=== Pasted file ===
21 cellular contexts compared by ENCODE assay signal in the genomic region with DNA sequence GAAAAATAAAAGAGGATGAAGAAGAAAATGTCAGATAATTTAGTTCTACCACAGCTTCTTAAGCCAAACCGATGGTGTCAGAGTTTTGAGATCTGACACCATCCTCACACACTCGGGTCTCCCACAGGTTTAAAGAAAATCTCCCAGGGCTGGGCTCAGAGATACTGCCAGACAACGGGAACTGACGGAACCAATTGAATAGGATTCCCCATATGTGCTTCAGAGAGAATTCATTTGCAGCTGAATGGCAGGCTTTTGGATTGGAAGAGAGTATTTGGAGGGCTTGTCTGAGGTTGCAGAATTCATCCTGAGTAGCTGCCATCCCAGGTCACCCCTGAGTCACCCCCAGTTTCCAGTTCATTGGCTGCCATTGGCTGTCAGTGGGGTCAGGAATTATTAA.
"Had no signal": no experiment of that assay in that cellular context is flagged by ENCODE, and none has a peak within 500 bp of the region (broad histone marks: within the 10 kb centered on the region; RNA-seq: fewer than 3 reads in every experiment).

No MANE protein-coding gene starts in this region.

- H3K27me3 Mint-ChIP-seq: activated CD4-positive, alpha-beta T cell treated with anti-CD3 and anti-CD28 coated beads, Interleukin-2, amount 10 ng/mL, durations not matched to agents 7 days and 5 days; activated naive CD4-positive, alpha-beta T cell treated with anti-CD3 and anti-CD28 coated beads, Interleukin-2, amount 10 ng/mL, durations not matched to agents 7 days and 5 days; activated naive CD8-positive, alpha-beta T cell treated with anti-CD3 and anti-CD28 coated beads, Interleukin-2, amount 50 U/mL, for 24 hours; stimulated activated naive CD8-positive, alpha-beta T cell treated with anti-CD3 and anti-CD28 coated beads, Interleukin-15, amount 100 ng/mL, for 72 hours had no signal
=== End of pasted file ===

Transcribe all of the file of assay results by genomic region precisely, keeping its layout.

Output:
21 cellular contexts compared by ENCODE assay signal in the genomic region with DNA sequence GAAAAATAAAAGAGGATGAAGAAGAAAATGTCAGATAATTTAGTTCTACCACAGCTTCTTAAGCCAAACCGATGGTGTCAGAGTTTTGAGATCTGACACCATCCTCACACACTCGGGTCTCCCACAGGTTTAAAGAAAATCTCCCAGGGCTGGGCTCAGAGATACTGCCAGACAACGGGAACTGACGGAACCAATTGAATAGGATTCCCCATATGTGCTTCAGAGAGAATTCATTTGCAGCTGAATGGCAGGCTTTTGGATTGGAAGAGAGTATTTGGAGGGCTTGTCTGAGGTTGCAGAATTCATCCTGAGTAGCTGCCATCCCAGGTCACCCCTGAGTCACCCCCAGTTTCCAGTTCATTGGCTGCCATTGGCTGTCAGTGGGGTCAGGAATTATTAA.
"Had no signal": no experiment of that assay in that cellular context is flagged by ENCODE, and none has a peak within 500 bp of the region (broad histone marks: within the 10 kb centered on the region; RNA-seq: fewer than 3 reads in every experiment).

No MANE protein-coding gene starts in this region.

- H3K27me3 Mint-ChIP-seq: activated CD4-positive, alpha-beta T cell treated with anti-CD3 and anti-CD28 coated beads, Interleukin-2, amount 10 ng/mL, durations not matched to agents 7 days and 5 days; activated naive CD4-positive, alpha-beta T cell treated with anti-CD3 and anti-CD28 coated beads, Interleukin-2, amount 10 ng/mL, durations not matched to agents 7 days and 5 days; activated naive CD8-positive, alpha-beta T cell treated with anti-CD3 and anti-CD28 coated beads, Interleukin-2, amount 50 U/mL, for 24 hours; stimulated activated naive CD8-positive, alpha-beta T cell treated with anti-CD3 and anti-CD28 coated beads, Interleukin-15, amount 100 ng/mL, for 72 hours had no signal